Urban Mind – The Conscious Cities Festival 2018 + -

The Conscious Cities Festival gathers those interested in the creation of human-centred environments. Research and practice using the conscious cities approach explores how architecture and urban design can better consider and respond to human needs through science informed design, data analysis and new technology.

This year’s festival looks at the key factors in creating a better built environment. The events over 5 days will focus on Architecture, Urban Design, City Tech, Behavioural Science, and Property.

Tue, October 23, 2018

10:00 am – 9:00 pm

Professor Andrea Mechelli

Professor of Early Intervention in Mental Health at the Institute of Psychiatry, Psychology & Neuroscience, King’s College London. Clinical Psychologist at the NHS.

Andrea‘s research involves the integration of machine learning techniques with neuroimaging data, with the aim of developing and validating novel tools for the diagnosis and treatment of psychiatric disorders.

Urban Mind: In the past few years he has pursued a new line of research involving the use of smartphone technologies to monitor the impact of the surrounding environment on mental wellbeing as people go about their daily life.

Talk: Urban Mind – using smartphone technologies to investigate the impact of the urban environment on mental wellbeing in real time.

Book here!

 

Alternative School of Economics – ‘Speaking to the City’ + -

The Alternative School of Economics is a collaboration between artists Ruth Beale and Amy Feneck. It is both an artwork and a way of working; it links artist practice with self-education as a way to study economics, creating a framework for investigating political, social and cultural issues.

The Alternative School of Economics are in residence at the Phytology site throughout the autumn and winter of 2018.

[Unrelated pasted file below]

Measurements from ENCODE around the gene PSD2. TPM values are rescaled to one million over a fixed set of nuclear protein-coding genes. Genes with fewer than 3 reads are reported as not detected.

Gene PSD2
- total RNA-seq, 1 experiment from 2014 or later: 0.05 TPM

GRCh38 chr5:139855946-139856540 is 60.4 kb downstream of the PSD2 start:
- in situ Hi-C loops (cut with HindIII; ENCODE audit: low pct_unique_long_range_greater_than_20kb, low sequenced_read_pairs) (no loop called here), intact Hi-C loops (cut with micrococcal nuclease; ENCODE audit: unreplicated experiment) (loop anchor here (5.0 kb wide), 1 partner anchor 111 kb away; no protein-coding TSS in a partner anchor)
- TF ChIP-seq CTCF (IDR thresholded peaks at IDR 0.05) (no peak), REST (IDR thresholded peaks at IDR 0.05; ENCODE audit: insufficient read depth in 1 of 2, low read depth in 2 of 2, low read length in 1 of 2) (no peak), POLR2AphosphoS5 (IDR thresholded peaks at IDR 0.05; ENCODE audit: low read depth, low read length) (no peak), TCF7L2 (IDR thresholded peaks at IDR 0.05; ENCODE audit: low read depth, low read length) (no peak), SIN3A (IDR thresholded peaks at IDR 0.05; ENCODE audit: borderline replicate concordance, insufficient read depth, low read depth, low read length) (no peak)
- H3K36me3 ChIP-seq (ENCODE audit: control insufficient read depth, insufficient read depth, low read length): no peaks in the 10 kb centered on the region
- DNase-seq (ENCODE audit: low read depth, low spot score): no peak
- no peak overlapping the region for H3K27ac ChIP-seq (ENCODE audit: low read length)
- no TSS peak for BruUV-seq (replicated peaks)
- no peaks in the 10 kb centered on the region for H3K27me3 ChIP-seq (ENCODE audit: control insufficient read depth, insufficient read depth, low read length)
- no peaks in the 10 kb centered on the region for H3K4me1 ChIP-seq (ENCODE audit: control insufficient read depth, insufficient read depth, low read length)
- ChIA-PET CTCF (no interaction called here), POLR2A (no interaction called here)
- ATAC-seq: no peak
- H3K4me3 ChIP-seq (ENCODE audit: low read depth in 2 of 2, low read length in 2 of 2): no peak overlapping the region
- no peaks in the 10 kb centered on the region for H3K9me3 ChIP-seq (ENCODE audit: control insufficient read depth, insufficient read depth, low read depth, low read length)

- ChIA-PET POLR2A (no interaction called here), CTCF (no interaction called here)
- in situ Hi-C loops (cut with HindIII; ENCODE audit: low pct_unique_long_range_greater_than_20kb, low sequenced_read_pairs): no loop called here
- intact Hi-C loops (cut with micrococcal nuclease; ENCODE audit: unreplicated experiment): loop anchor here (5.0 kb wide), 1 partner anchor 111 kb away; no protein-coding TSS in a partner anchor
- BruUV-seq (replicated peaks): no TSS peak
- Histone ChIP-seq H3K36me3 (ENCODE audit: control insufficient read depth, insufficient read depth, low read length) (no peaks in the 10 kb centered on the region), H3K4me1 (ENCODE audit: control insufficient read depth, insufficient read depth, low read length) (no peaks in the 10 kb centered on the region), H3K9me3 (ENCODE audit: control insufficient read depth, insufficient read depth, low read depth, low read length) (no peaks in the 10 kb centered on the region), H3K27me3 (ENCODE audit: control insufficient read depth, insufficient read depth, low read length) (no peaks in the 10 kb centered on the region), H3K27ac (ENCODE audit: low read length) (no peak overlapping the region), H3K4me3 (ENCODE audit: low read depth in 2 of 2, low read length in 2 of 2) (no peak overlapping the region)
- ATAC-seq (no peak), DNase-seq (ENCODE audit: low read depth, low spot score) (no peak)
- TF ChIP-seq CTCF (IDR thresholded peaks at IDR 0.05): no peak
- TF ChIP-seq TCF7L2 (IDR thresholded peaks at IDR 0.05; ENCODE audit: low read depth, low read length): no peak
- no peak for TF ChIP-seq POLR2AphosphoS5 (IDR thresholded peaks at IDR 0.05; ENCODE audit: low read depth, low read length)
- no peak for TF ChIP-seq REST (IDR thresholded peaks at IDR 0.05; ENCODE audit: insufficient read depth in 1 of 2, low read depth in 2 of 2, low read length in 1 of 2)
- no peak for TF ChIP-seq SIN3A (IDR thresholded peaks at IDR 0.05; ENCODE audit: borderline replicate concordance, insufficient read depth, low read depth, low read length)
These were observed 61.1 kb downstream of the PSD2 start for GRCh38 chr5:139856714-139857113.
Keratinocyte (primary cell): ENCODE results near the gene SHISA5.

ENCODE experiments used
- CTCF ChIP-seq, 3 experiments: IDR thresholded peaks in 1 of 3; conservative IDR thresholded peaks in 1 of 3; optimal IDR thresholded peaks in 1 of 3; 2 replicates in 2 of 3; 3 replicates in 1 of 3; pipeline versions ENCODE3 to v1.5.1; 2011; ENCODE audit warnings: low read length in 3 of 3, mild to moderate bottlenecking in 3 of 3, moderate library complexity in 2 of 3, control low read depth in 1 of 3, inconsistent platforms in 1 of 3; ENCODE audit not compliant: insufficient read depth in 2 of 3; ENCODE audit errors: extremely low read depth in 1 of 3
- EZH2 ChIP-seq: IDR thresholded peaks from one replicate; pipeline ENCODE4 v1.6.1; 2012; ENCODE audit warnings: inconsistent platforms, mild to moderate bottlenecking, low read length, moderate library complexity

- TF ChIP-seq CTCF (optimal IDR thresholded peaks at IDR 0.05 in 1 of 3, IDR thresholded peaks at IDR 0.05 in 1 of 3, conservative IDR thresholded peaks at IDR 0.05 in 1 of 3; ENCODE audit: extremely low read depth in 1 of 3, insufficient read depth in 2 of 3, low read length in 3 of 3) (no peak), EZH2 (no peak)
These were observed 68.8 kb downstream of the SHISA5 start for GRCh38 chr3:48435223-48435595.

‘Speaking to the City’ responds to the position of the Phytology billboard, facing out towards the City of London. Taking on the radical East End tradition of resistance, the Alternative School of Economics present a series of statements that challenge the City and its logic of prosperity through financial growth. The statements morph and change over a period of three months, as each word becomes the next, a narrative of collective action is told. 

The Alternative School of Economics began in 2012, and was in part a response to the banking crisis of 2007/2008 in which economics dominated political and media discourse, when every subject from immigration to education was increasingly spoken about only in economic terms, and the inevitable outcome, we were told, was ‘austerity’.

“From this starting point, and our interest in self-education inspired by our residency at The Working Class Movement Library, we saw a demand upon the general public to redefine economics on their own terms, to study it through the lens of day-to-day reality and personal experience.

We continue to re-think what the study of economics is – to think of it not just as a scientific study of money and finance, but a subject that expands in to the study of many things – such as politics, geography, sociology, conflict and social relations. In this way, The Alternative School of Economics aims to respond to the changing pressures on the societies (local and global) in which we live and work.

The Alternative School of Economics sets out to learn together, collaboratively, and in a non-hierarchical way. It is a social practice, working with people, questioning ideas through conversations and relationships. It is also a process of education and our own self-education. Sometimes we make artworks like books, films and installations as part of the process.”

Conceptually The Alternative School of Economics is a statement – that people who are not economists, can set up an alternative school to reclaim economics as a social, everyday tool.

View the evolving billboard here.

Urban Mind Published In BioScience + -

In January 2018 Urban Mind will be featured in BioScience, a monthly peer-reviewed scientific journal published by Oxford University Press, on behalf of the American Institute of Biological Sciences.

King’s College London, Landscape Architects J & L Gibbons and Nomad Projects have used smartphone-based technology to assess the relationship between exposure to nature and mental wellbeing.

We found that (i) being outdoors, seeing trees, hearing birdsong, seeing the sky, and feeling in contact with nature were associated with higher levels of mental wellbeing, and that (ii) the beneficial effects of nature were especially evident in those individuals with greater levels of impulsivity who are at greater risk of mental health issues.

The full article can be found here!

 

Urban Mind will launch a full-scale international study in March 2018. More details coming soon…